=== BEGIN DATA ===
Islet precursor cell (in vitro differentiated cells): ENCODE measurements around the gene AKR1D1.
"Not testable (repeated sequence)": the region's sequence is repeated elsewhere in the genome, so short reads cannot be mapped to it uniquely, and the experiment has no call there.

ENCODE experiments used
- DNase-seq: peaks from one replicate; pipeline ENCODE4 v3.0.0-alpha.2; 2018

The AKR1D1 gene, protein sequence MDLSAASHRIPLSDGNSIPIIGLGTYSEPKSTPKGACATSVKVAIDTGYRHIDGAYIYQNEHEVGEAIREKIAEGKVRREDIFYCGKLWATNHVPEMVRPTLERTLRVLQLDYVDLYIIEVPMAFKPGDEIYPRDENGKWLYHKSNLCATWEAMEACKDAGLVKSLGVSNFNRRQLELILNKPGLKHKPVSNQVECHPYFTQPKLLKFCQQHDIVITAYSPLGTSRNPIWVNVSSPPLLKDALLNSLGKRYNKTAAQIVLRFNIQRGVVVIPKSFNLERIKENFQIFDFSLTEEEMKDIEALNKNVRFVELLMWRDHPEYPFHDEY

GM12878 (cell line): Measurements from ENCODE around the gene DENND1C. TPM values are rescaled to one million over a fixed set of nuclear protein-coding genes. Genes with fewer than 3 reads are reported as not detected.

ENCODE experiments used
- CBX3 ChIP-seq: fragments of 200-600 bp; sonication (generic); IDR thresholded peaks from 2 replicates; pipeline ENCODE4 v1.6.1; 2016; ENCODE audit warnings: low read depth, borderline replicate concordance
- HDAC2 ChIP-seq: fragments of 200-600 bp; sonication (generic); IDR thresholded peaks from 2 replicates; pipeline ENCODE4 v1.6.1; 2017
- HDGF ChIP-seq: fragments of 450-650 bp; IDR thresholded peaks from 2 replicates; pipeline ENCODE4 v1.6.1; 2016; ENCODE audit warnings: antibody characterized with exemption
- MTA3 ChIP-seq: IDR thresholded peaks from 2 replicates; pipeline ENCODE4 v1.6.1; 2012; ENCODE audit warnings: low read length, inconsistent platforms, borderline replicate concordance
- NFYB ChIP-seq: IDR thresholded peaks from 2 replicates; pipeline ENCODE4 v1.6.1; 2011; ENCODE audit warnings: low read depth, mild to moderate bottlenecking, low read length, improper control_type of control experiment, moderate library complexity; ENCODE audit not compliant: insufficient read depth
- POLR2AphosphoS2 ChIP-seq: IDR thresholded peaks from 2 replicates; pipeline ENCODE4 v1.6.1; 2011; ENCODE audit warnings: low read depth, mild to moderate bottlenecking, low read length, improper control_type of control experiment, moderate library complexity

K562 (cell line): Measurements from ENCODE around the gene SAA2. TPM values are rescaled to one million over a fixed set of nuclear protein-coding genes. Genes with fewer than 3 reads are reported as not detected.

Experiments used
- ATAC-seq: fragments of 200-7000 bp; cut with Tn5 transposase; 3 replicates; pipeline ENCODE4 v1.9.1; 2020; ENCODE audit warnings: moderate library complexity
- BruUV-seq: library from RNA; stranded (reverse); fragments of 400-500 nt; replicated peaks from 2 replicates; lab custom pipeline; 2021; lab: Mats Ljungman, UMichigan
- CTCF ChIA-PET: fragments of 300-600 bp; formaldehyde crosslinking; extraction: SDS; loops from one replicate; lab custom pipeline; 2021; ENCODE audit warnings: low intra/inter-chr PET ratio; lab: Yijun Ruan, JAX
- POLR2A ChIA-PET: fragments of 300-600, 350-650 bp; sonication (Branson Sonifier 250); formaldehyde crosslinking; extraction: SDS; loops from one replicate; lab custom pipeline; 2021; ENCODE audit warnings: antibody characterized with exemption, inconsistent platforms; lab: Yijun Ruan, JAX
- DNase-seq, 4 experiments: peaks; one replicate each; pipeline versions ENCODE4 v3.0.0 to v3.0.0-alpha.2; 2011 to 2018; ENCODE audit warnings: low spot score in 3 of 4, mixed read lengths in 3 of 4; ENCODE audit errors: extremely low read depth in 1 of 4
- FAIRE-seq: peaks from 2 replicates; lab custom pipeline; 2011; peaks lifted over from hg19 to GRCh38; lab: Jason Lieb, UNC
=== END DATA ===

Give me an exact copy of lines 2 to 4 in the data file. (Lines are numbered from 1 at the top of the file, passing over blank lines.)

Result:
"Not testable (repeated sequence)": the region's sequence is repeated elsewhere in the genome, so short reads cannot be mapped to it uniquely, and the experiment has no call there.

ENCODE experiments used
- DNase-seq: peaks from one replicate; pipeline ENCODE4 v3.0.0-alpha.2; 2018